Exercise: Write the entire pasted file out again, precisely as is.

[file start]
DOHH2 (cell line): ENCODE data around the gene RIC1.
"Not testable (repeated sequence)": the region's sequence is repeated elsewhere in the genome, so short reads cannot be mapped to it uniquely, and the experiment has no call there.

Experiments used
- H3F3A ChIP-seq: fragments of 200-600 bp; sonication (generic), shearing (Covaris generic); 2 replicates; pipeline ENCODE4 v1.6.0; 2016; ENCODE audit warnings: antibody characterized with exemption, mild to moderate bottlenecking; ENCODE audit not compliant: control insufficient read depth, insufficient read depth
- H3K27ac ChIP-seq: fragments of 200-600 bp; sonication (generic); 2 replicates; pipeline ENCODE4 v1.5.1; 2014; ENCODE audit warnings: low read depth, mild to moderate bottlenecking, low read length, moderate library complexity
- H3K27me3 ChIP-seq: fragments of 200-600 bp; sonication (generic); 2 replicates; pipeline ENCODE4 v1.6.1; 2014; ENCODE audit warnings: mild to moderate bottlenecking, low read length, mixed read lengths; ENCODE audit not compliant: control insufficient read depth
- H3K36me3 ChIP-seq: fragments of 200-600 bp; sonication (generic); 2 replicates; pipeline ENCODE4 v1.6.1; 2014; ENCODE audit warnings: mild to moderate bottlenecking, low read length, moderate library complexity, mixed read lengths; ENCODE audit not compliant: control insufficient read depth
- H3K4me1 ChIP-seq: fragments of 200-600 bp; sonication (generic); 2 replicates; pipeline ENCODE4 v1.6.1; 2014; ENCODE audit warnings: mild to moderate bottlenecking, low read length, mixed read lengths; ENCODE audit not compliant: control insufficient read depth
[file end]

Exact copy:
DOHH2 (cell line): ENCODE data around the gene RIC1.
"Not testable (repeated sequence)": the region's sequence is repeated elsewhere in the genome, so short reads cannot be mapped to it uniquely, and the experiment has no call there.

Experiments used
- H3F3A ChIP-seq: fragments of 200-600 bp; sonication (generic), shearing (Covaris generic); 2 replicates; pipeline ENCODE4 v1.6.0; 2016; ENCODE audit warnings: antibody characterized with exemption, mild to moderate bottlenecking; ENCODE audit not compliant: control insufficient read depth, insufficient read depth
- H3K27ac ChIP-seq: fragments of 200-600 bp; sonication (generic); 2 replicates; pipeline ENCODE4 v1.5.1; 2014; ENCODE audit warnings: low read depth, mild to moderate bottlenecking, low read length, moderate library complexity
- H3K27me3 ChIP-seq: fragments of 200-600 bp; sonication (generic); 2 replicates; pipeline ENCODE4 v1.6.1; 2014; ENCODE audit warnings: mild to moderate bottlenecking, low read length, mixed read lengths; ENCODE audit not compliant: control insufficient read depth
- H3K36me3 ChIP-seq: fragments of 200-600 bp; sonication (generic); 2 replicates; pipeline ENCODE4 v1.6.1; 2014; ENCODE audit warnings: mild to moderate bottlenecking, low read length, moderate library complexity, mixed read lengths; ENCODE audit not compliant: control insufficient read depth
- H3K4me1 ChIP-seq: fragments of 200-600 bp; sonication (generic); 2 replicates; pipeline ENCODE4 v1.6.1; 2014; ENCODE audit warnings: mild to moderate bottlenecking, low read length, mixed read lengths; ENCODE audit not compliant: control insufficient read depth